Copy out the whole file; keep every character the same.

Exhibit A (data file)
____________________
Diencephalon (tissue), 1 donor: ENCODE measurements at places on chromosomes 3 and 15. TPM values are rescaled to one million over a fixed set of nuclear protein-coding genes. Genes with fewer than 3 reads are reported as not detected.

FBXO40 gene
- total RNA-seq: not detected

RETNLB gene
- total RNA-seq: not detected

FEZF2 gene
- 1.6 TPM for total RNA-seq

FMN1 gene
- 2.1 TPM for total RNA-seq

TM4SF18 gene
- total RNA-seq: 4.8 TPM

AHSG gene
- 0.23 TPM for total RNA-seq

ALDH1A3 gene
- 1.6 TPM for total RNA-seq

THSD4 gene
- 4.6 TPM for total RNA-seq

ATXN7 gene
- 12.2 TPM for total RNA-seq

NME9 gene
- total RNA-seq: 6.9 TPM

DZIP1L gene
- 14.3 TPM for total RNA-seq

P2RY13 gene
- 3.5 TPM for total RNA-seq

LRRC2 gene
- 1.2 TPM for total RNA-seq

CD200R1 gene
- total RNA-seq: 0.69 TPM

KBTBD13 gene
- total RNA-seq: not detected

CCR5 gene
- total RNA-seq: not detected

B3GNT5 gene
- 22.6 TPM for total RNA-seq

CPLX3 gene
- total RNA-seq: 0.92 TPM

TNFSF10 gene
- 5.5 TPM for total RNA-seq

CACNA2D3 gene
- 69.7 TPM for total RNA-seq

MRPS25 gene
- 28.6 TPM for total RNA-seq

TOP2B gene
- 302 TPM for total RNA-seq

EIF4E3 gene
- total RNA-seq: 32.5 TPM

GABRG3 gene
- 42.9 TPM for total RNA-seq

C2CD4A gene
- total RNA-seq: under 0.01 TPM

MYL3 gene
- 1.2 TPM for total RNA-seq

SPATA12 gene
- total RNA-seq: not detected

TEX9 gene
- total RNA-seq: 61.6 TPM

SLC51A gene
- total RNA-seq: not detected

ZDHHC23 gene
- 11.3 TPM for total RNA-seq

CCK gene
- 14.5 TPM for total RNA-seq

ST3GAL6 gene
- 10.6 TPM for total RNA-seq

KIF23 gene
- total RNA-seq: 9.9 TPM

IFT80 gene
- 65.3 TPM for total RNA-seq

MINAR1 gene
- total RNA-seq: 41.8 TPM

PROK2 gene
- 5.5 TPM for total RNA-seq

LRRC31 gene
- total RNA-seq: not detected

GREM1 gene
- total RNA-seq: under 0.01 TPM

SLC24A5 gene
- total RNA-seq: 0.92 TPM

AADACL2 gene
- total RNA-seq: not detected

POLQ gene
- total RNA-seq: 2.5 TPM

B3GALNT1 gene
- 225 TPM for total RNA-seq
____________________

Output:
Diencephalon (tissue), 1 donor: ENCODE measurements at places on chromosomes 3 and 15. TPM values are rescaled to one million over a fixed set of nuclear protein-coding genes. Genes with fewer than 3 reads are reported as not detected.

FBXO40 gene
- total RNA-seq: not detected

RETNLB gene
- total RNA-seq: not detected

FEZF2 gene
- 1.6 TPM for total RNA-seq

FMN1 gene
- 2.1 TPM for total RNA-seq

TM4SF18 gene
- total RNA-seq: 4.8 TPM

AHSG gene
- 0.23 TPM for total RNA-seq

ALDH1A3 gene
- 1.6 TPM for total RNA-seq

THSD4 gene
- 4.6 TPM for total RNA-seq

ATXN7 gene
- 12.2 TPM for total RNA-seq

NME9 gene
- total RNA-seq: 6.9 TPM

DZIP1L gene
- 14.3 TPM for total RNA-seq

P2RY13 gene
- 3.5 TPM for total RNA-seq

LRRC2 gene
- 1.2 TPM for total RNA-seq

CD200R1 gene
- total RNA-seq: 0.69 TPM

KBTBD13 gene
- total RNA-seq: not detected

CCR5 gene
- total RNA-seq: not detected

B3GNT5 gene
- 22.6 TPM for total RNA-seq

CPLX3 gene
- total RNA-seq: 0.92 TPM

TNFSF10 gene
- 5.5 TPM for total RNA-seq

CACNA2D3 gene
- 69.7 TPM for total RNA-seq

MRPS25 gene
- 28.6 TPM for total RNA-seq

TOP2B gene
- 302 TPM for total RNA-seq

EIF4E3 gene
- total RNA-seq: 32.5 TPM

GABRG3 gene
- 42.9 TPM for total RNA-seq

C2CD4A gene
- total RNA-seq: under 0.01 TPM

MYL3 gene
- 1.2 TPM for total RNA-seq

SPATA12 gene
- total RNA-seq: not detected

TEX9 gene
- total RNA-seq: 61.6 TPM

SLC51A gene
- total RNA-seq: not detected

ZDHHC23 gene
- 11.3 TPM for total RNA-seq

CCK gene
- 14.5 TPM for total RNA-seq

ST3GAL6 gene
- 10.6 TPM for total RNA-seq

KIF23 gene
- total RNA-seq: 9.9 TPM

IFT80 gene
- 65.3 TPM for total RNA-seq

MINAR1 gene
- total RNA-seq: 41.8 TPM

PROK2 gene
- 5.5 TPM for total RNA-seq

LRRC31 gene
- total RNA-seq: not detected

GREM1 gene
- total RNA-seq: under 0.01 TPM

SLC24A5 gene
- total RNA-seq: 0.92 TPM

AADACL2 gene
- total RNA-seq: not detected

POLQ gene
- total RNA-seq: 2.5 TPM

B3GALNT1 gene
- 225 TPM for total RNA-seq